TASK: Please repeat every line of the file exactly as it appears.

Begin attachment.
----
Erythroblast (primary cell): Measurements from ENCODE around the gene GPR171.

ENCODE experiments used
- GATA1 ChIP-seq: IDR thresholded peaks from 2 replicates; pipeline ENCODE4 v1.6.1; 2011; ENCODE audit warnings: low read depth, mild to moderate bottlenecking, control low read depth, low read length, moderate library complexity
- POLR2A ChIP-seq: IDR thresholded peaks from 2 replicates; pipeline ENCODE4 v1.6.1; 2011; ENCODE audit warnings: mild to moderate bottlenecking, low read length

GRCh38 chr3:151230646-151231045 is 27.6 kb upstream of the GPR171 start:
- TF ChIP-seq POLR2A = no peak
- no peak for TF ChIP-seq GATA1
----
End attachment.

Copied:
Erythroblast (primary cell): Measurements from ENCODE around the gene GPR171.

ENCODE experiments used
- GATA1 ChIP-seq: IDR thresholded peaks from 2 replicates; pipeline ENCODE4 v1.6.1; 2011; ENCODE audit warnings: low read depth, mild to moderate bottlenecking, control low read depth, low read length, moderate library complexity
- POLR2A ChIP-seq: IDR thresholded peaks from 2 replicates; pipeline ENCODE4 v1.6.1; 2011; ENCODE audit warnings: mild to moderate bottlenecking, low read length

GRCh38 chr3:151230646-151231045 is 27.6 kb upstream of the GPR171 start:
- TF ChIP-seq POLR2A = no peak
- no peak for TF ChIP-seq GATA1